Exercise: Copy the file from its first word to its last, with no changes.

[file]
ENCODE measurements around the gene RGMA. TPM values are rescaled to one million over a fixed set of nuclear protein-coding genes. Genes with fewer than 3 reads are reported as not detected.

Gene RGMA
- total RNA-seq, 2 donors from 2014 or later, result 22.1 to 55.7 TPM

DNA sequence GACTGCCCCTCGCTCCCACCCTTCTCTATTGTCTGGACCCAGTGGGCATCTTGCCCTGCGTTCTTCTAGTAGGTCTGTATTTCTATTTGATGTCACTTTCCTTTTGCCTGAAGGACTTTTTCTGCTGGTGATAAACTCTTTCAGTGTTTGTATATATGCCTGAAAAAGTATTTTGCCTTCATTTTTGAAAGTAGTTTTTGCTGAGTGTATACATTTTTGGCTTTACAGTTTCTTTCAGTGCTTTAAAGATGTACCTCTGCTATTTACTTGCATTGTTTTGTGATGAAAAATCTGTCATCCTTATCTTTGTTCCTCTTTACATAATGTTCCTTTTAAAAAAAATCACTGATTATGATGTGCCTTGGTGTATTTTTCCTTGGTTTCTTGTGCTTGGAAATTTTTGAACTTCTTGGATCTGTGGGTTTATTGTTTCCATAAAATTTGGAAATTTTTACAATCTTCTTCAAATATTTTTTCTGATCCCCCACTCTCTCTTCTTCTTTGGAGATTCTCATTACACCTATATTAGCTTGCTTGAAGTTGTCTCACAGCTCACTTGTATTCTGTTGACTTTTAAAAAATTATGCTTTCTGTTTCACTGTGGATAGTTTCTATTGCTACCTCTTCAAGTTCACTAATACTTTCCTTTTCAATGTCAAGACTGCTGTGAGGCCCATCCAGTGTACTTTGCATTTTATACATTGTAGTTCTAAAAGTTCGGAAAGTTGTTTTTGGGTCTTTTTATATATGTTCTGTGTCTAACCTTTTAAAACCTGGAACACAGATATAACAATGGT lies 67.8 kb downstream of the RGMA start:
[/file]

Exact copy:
ENCODE measurements around the gene RGMA. TPM values are rescaled to one million over a fixed set of nuclear protein-coding genes. Genes with fewer than 3 reads are reported as not detected.

Gene RGMA
- total RNA-seq, 2 donors from 2014 or later, result 22.1 to 55.7 TPM

DNA sequence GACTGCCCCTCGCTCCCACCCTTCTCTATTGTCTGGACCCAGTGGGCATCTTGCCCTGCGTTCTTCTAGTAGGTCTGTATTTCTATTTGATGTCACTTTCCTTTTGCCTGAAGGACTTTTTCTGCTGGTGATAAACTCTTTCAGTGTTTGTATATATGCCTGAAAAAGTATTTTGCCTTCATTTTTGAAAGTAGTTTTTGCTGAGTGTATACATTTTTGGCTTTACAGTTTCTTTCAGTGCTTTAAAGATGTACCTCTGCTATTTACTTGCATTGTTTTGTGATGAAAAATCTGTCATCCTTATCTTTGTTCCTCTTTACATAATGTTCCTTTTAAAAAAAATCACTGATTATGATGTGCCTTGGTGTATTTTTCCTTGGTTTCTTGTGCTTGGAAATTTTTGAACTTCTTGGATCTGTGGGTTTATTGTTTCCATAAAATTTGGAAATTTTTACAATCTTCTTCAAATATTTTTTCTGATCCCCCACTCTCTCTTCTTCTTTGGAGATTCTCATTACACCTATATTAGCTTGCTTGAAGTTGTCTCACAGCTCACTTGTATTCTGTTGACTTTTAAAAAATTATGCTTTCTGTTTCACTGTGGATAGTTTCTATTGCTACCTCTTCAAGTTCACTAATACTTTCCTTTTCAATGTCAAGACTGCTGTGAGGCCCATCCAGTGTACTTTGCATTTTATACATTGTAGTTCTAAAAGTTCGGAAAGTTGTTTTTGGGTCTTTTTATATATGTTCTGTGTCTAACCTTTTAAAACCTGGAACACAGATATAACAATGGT lies 67.8 kb downstream of the RGMA start: